The study's findings suggest that both men and women respond similarly to coffee and that coffee ingestion may be a practical source of caffeine prior to exercise to improve performance. The results of the study were published in the journal 'Nutrients'.
At first, the study was conducted on 38 participants (19 men, 19 women).Participants restricted coffee consumption for 12 hours before drinking either coffee providing 3mg.kg-1 of caffeine, a placebo in water or nothing as a control.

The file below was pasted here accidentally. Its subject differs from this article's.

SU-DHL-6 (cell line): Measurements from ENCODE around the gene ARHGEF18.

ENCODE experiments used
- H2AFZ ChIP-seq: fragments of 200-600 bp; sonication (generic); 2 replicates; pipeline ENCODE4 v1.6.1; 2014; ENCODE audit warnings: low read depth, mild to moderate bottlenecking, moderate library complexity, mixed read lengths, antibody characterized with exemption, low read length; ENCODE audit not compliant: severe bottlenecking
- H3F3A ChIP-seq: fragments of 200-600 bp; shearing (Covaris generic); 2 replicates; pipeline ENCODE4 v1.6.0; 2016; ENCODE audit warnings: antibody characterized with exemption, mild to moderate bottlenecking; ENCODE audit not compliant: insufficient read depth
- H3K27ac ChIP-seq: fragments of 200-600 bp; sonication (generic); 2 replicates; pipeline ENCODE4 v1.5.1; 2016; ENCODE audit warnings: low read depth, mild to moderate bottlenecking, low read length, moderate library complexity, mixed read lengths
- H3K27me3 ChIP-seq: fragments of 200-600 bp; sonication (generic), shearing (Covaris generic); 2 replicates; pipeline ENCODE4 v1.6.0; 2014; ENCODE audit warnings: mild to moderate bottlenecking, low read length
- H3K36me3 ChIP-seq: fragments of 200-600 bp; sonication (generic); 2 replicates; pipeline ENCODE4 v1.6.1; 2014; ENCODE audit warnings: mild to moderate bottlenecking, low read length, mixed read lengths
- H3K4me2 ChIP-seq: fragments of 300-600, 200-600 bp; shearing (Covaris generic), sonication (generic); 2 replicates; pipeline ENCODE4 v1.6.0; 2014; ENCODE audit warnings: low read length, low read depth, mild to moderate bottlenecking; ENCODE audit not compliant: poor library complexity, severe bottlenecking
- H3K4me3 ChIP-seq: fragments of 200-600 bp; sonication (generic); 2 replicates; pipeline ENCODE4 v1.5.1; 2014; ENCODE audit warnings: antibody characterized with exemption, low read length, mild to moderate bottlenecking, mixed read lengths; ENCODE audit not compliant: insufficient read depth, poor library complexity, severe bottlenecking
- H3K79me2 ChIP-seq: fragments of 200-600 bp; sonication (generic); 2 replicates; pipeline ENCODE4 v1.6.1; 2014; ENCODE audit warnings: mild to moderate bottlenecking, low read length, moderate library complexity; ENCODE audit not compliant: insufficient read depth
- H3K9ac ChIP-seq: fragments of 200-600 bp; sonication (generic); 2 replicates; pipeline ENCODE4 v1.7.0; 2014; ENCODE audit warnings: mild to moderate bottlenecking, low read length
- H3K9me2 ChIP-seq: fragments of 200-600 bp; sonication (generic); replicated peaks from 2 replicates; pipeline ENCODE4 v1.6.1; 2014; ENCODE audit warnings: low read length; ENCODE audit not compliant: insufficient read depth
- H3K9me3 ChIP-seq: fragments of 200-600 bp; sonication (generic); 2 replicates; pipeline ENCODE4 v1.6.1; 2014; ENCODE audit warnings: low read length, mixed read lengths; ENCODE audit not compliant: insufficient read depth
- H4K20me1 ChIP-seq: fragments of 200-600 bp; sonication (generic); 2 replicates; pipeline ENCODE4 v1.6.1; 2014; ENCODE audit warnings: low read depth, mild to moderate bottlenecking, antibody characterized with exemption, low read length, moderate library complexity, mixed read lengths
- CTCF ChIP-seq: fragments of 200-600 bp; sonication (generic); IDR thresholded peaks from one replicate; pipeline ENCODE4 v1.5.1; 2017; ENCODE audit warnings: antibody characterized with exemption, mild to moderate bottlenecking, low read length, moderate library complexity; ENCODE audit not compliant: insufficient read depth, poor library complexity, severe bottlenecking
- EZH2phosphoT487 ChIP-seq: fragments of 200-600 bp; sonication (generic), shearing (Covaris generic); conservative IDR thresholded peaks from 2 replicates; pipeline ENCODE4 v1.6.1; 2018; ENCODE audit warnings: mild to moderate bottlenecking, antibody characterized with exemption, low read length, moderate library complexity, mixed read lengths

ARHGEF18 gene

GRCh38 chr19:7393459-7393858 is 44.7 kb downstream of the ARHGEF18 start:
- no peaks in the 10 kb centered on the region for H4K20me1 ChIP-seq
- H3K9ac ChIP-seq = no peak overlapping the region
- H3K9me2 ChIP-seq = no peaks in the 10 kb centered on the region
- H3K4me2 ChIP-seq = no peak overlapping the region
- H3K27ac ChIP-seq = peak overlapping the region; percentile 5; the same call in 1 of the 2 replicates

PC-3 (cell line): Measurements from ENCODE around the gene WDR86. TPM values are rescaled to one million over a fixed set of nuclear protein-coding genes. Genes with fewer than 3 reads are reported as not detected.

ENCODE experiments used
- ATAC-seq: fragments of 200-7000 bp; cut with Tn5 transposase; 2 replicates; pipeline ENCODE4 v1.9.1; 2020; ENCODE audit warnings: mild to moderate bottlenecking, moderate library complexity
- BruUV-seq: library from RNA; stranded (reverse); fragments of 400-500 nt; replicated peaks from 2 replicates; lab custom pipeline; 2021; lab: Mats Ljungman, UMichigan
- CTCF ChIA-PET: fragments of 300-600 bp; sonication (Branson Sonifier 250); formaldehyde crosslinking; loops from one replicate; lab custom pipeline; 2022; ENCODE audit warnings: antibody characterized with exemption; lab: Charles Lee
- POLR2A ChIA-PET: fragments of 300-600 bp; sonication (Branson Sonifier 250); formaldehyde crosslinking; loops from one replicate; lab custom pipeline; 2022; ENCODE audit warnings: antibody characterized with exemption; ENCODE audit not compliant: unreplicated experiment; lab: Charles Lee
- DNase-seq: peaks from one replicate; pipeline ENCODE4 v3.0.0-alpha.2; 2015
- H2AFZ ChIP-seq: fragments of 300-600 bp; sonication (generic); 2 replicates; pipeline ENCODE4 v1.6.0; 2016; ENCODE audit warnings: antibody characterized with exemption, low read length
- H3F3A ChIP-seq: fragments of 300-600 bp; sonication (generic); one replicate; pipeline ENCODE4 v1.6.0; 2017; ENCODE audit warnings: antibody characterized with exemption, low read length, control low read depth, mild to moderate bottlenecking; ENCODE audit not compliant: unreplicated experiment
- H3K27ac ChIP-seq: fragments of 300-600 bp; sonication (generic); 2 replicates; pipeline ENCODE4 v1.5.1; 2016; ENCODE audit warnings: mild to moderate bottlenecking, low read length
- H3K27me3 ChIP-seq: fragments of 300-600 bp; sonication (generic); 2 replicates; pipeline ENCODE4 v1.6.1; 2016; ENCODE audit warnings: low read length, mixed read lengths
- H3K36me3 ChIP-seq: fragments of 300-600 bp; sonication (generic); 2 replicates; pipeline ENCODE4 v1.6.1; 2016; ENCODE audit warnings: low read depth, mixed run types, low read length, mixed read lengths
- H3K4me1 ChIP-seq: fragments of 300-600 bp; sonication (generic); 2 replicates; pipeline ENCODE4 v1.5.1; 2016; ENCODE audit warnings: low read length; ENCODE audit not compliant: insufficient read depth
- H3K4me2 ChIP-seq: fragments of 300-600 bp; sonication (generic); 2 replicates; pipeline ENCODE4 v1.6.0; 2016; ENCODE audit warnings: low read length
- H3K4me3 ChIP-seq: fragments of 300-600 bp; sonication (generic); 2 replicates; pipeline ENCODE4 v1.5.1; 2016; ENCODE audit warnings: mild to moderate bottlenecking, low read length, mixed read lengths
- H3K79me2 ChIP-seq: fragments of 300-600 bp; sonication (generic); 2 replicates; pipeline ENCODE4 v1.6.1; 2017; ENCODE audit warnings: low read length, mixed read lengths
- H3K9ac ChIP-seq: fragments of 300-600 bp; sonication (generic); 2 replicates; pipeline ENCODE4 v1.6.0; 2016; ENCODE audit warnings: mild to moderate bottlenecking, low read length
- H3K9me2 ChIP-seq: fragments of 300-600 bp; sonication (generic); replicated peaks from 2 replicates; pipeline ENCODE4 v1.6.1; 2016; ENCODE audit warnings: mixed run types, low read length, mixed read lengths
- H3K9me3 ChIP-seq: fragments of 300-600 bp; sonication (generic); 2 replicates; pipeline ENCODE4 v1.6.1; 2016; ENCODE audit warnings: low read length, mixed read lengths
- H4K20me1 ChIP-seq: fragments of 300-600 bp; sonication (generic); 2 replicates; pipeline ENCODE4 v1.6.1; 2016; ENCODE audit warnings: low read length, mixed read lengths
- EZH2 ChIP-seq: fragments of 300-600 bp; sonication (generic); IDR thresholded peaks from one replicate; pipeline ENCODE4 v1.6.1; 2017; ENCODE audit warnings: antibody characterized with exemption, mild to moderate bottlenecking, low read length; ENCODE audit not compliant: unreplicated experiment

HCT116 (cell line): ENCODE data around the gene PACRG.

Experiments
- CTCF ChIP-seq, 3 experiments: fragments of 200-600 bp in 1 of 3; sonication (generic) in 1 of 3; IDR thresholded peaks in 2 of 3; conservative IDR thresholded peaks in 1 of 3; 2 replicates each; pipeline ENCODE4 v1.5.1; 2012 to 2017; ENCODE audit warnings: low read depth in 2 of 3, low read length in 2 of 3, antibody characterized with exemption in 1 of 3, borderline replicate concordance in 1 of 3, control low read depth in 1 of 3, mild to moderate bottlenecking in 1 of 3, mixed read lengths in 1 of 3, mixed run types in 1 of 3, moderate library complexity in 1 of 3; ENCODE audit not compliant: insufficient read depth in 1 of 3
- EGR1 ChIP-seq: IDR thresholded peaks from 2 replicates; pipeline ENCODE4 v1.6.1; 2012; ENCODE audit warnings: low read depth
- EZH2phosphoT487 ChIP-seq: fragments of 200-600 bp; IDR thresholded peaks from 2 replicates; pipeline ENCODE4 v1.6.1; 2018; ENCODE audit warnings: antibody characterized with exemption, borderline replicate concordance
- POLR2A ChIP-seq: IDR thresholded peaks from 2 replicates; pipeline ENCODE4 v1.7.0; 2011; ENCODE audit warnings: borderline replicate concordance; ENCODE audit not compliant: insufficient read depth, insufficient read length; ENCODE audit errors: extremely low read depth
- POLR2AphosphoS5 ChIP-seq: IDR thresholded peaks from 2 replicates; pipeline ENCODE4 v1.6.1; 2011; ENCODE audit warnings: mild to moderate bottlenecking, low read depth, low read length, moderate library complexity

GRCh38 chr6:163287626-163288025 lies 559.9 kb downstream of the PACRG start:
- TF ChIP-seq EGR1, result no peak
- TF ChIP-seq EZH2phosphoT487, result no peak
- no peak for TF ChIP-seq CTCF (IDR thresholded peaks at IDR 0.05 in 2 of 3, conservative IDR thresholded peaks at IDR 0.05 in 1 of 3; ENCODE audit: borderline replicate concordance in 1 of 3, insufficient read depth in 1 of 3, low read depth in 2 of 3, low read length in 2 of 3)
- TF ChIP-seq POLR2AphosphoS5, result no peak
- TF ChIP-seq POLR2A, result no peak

In a 5km cycling time trial, following coffee ingestion, the performance of both men and women improved by approximately nine seconds and six seconds as compared to those who had either taken the placebo or the control.
No differences in performance were observed between the placebo and control.
The study contributes to the growing body of research that highlights the ergogenic benefit of coffee ingestion. Till date, much of the research on this topic has focused only on anhydrous caffeine and on men.